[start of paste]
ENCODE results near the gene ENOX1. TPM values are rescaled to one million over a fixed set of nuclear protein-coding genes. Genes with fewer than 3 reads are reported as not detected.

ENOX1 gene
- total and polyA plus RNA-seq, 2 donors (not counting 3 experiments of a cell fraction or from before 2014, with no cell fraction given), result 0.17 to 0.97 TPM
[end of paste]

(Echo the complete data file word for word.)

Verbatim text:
ENCODE results near the gene ENOX1. TPM values are rescaled to one million over a fixed set of nuclear protein-coding genes. Genes with fewer than 3 reads are reported as not detected.

ENOX1 gene
- total and polyA plus RNA-seq, 2 donors (not counting 3 experiments of a cell fraction or from before 2014, with no cell fraction given), result 0.17 to 0.97 TPM